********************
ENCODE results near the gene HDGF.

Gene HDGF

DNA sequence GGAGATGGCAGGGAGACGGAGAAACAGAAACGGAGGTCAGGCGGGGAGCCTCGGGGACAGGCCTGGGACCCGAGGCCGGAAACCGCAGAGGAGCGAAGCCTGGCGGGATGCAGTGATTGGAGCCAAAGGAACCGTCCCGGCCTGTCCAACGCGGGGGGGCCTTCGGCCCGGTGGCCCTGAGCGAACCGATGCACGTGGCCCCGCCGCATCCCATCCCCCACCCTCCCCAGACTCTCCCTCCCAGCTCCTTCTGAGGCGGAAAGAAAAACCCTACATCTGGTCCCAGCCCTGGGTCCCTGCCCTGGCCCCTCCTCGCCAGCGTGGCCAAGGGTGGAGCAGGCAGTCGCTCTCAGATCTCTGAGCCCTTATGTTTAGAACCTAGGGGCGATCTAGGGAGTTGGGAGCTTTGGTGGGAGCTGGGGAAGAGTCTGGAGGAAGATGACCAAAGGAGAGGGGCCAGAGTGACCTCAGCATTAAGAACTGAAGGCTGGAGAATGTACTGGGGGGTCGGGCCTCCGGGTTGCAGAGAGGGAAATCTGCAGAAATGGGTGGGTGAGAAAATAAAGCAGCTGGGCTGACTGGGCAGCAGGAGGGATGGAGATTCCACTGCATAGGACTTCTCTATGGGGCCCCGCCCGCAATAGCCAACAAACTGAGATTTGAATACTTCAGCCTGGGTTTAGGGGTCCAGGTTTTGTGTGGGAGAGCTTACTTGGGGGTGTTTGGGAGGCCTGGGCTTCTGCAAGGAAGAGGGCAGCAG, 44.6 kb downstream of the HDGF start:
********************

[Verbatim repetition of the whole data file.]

ENCODE results near the gene HDGF.

Gene HDGF

DNA sequence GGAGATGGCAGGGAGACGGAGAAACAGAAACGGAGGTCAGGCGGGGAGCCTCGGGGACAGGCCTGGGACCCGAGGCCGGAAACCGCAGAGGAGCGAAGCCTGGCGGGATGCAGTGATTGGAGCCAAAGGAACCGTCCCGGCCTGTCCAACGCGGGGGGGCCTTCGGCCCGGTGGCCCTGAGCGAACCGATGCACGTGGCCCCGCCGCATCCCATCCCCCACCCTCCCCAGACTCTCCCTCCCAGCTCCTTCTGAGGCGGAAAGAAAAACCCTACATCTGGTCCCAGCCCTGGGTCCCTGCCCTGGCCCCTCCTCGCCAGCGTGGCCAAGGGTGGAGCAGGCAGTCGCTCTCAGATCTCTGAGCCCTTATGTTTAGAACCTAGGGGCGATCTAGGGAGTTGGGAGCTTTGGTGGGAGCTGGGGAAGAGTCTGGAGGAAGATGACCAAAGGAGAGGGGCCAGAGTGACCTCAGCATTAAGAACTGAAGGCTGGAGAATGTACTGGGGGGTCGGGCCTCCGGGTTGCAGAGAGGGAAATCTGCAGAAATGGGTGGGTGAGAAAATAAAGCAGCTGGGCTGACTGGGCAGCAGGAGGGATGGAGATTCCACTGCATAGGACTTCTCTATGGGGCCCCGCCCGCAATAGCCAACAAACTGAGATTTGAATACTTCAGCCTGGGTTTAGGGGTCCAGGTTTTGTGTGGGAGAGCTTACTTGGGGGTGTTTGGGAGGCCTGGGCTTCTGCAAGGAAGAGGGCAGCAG, 44.6 kb downstream of the HDGF start: